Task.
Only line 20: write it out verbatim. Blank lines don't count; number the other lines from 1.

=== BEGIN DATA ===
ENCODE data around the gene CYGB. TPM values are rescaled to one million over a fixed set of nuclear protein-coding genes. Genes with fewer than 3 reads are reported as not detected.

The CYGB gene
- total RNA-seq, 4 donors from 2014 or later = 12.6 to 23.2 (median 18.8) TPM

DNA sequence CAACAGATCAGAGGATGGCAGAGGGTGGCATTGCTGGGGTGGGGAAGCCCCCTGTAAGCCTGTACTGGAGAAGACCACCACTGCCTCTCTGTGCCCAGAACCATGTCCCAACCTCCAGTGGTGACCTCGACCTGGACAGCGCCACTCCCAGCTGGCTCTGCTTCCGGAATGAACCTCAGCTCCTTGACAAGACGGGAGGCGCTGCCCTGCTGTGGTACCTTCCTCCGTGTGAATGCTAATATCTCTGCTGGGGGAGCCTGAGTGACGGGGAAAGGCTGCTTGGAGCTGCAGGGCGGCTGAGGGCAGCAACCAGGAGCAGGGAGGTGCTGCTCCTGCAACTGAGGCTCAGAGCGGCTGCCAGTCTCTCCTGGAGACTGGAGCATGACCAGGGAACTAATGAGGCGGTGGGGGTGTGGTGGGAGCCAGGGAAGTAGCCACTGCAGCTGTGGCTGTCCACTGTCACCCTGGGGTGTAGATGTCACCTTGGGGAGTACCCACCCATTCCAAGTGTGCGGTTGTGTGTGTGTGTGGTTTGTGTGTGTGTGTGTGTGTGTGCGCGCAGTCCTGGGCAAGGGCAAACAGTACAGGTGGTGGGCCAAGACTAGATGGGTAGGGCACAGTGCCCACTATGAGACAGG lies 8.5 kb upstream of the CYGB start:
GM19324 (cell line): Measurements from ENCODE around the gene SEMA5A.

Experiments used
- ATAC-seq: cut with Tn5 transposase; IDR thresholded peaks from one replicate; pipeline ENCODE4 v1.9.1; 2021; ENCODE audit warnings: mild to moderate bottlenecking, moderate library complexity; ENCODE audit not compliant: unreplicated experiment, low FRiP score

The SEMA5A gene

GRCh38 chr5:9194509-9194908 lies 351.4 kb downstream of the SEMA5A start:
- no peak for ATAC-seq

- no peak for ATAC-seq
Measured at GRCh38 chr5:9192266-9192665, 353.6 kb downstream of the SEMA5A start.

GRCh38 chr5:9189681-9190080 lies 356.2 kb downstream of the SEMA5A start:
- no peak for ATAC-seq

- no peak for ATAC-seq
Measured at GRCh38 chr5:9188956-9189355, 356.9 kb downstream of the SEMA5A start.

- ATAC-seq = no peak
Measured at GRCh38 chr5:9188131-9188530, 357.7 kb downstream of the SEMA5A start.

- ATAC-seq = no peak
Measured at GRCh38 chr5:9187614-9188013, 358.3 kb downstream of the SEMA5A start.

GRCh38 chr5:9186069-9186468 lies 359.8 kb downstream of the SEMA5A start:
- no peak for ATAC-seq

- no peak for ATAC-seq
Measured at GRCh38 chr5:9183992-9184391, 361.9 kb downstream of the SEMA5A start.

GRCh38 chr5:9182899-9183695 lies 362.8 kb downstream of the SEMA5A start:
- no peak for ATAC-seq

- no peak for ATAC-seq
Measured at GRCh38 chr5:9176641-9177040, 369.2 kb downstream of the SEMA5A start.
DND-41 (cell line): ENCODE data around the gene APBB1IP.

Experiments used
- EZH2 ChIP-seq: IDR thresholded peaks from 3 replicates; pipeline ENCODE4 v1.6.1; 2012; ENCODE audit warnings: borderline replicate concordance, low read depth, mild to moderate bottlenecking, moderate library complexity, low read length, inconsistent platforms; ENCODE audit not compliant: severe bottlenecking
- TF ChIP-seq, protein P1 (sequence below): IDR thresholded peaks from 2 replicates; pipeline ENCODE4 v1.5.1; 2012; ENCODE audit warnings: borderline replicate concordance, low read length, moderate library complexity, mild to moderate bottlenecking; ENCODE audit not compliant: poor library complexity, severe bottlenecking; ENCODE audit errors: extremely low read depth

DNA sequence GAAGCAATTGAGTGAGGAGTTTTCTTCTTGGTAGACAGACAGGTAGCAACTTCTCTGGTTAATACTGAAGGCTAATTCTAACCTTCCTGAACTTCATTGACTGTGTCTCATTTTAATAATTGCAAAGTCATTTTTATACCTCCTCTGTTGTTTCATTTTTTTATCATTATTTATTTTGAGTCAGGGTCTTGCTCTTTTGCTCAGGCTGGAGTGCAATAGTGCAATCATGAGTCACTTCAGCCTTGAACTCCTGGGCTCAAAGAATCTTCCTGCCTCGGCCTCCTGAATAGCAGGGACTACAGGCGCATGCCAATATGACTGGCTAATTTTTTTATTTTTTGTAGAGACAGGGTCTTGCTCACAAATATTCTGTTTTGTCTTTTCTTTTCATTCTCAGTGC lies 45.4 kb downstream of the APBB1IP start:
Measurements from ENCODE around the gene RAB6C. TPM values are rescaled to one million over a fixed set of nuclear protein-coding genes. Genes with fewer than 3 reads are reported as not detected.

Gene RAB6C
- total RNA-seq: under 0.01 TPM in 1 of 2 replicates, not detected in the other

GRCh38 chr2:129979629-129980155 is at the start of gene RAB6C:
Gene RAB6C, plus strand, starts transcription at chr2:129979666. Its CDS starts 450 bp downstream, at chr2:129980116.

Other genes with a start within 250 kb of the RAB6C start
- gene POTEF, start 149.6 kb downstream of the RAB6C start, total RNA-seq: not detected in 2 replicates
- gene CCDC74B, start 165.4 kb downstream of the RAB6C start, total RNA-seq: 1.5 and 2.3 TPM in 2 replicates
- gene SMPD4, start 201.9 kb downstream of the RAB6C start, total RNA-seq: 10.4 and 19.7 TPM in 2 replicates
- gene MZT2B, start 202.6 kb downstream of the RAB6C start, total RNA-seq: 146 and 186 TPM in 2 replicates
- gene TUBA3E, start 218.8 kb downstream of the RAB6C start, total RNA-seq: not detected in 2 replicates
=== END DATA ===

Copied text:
Measured at GRCh38 chr5:9187614-9188013, 358.3 kb downstream of the SEMA5A start.